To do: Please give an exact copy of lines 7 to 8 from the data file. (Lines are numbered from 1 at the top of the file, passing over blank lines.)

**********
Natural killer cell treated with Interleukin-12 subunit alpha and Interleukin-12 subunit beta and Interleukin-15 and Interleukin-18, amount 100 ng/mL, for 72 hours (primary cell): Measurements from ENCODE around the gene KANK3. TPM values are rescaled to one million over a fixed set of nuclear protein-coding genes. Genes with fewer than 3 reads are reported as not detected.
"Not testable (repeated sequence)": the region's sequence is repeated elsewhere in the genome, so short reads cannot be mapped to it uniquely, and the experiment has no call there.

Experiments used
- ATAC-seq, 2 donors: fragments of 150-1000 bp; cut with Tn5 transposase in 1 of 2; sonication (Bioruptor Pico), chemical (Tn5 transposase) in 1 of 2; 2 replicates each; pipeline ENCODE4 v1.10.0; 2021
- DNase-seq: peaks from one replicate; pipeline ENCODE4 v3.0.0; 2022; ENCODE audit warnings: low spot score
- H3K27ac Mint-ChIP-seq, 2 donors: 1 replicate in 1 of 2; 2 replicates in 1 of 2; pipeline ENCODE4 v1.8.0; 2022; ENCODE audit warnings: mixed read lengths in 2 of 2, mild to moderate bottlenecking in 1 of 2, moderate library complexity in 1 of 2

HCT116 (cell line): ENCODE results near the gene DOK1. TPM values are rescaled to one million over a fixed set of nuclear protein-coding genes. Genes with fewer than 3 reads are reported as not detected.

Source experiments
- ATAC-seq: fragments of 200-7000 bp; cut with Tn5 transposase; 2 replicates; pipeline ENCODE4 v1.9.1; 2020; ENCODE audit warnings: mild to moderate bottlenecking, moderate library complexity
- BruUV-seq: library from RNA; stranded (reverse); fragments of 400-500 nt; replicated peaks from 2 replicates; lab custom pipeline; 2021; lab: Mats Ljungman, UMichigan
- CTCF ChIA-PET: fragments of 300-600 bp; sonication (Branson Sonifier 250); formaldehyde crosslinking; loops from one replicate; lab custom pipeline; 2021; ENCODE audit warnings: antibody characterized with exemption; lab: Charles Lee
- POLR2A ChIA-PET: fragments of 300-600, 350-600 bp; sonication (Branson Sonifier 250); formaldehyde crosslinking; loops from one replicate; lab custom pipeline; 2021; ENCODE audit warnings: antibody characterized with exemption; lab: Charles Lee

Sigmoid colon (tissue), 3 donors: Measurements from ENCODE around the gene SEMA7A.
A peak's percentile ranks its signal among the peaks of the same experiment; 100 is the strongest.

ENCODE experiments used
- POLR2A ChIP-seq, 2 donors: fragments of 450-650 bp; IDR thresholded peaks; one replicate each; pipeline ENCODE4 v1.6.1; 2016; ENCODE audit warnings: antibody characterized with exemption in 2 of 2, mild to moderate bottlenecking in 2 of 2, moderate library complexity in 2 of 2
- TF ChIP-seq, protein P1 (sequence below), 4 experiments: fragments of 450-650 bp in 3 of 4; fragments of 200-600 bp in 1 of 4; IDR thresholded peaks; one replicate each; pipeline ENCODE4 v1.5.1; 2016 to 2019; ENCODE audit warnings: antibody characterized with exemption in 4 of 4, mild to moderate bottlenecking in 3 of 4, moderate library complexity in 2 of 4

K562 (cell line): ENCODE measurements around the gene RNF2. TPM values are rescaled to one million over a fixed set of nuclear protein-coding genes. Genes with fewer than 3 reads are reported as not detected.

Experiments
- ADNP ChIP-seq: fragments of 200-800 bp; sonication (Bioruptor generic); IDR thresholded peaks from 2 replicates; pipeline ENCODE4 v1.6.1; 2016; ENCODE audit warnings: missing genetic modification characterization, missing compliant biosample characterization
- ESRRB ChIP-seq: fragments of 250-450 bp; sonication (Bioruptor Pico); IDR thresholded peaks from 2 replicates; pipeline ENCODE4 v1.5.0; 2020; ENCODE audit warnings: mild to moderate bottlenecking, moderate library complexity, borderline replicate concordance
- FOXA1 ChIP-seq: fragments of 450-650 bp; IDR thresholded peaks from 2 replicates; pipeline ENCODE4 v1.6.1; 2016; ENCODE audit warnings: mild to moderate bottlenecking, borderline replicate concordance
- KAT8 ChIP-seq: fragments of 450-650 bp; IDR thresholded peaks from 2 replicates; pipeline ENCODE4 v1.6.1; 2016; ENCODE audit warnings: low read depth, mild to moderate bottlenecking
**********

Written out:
HCT116 (cell line): ENCODE results near the gene DOK1. TPM values are rescaled to one million over a fixed set of nuclear protein-coding genes. Genes with fewer than 3 reads are reported as not detected.

Source experiments